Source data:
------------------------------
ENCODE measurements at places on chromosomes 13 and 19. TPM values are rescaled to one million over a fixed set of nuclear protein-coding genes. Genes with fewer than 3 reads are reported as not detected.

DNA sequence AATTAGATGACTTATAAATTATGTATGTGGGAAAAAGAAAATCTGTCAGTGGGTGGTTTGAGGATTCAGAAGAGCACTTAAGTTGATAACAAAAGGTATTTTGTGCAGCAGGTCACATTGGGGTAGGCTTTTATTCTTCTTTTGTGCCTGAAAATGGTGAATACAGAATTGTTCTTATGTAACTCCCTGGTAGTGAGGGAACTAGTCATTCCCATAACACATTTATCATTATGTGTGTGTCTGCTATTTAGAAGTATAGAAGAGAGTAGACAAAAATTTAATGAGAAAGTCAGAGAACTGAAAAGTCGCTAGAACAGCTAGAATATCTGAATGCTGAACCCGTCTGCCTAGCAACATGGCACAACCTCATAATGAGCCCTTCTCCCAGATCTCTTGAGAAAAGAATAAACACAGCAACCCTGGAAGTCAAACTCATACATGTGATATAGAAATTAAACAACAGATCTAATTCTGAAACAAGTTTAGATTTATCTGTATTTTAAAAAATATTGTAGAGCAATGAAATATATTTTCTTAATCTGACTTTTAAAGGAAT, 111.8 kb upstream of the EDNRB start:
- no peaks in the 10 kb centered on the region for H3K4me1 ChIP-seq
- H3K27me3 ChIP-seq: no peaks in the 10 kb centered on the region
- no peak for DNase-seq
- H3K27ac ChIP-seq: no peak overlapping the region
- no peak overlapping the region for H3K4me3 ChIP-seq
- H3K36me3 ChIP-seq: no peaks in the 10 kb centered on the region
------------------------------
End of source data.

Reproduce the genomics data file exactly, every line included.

ENCODE measurements at places on chromosomes 13 and 19. TPM values are rescaled to one million over a fixed set of nuclear protein-coding genes. Genes with fewer than 3 reads are reported as not detected.

DNA sequence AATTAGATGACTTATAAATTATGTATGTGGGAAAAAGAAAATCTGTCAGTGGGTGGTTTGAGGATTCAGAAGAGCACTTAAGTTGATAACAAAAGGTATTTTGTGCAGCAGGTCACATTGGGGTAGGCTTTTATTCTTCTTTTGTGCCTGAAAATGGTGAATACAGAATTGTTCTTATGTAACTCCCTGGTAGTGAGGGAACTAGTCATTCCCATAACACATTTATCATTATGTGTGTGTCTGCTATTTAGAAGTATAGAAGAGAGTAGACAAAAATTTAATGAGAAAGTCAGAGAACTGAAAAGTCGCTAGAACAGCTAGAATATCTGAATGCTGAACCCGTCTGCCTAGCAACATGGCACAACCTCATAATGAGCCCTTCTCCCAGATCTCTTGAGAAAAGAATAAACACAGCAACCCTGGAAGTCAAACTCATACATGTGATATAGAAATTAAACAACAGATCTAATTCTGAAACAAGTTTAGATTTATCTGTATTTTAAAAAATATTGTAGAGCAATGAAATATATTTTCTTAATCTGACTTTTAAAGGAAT, 111.8 kb upstream of the EDNRB start:
- no peaks in the 10 kb centered on the region for H3K4me1 ChIP-seq
- H3K27me3 ChIP-seq: no peaks in the 10 kb centered on the region
- no peak for DNase-seq
- H3K27ac ChIP-seq: no peak overlapping the region
- no peak overlapping the region for H3K4me3 ChIP-seq
- H3K36me3 ChIP-seq: no peaks in the 10 kb centered on the region